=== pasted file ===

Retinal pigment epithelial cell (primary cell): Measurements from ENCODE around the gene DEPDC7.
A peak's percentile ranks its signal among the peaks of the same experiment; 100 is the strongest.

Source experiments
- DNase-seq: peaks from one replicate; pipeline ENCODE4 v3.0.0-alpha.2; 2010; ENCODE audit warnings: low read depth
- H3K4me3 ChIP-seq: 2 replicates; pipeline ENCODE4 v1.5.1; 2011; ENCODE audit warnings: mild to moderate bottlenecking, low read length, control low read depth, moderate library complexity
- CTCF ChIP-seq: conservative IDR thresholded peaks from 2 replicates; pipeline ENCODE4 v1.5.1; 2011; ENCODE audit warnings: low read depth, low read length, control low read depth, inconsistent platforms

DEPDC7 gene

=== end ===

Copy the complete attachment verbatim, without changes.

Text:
Retinal pigment epithelial cell (primary cell): Measurements from ENCODE around the gene DEPDC7.
A peak's percentile ranks its signal among the peaks of the same experiment; 100 is the strongest.

Source experiments
- DNase-seq: peaks from one replicate; pipeline ENCODE4 v3.0.0-alpha.2; 2010; ENCODE audit warnings: low read depth
- H3K4me3 ChIP-seq: 2 replicates; pipeline ENCODE4 v1.5.1; 2011; ENCODE audit warnings: mild to moderate bottlenecking, low read length, control low read depth, moderate library complexity
- CTCF ChIP-seq: conservative IDR thresholded peaks from 2 replicates; pipeline ENCODE4 v1.5.1; 2011; ENCODE audit warnings: low read depth, low read length, control low read depth, inconsistent platforms

DEPDC7 gene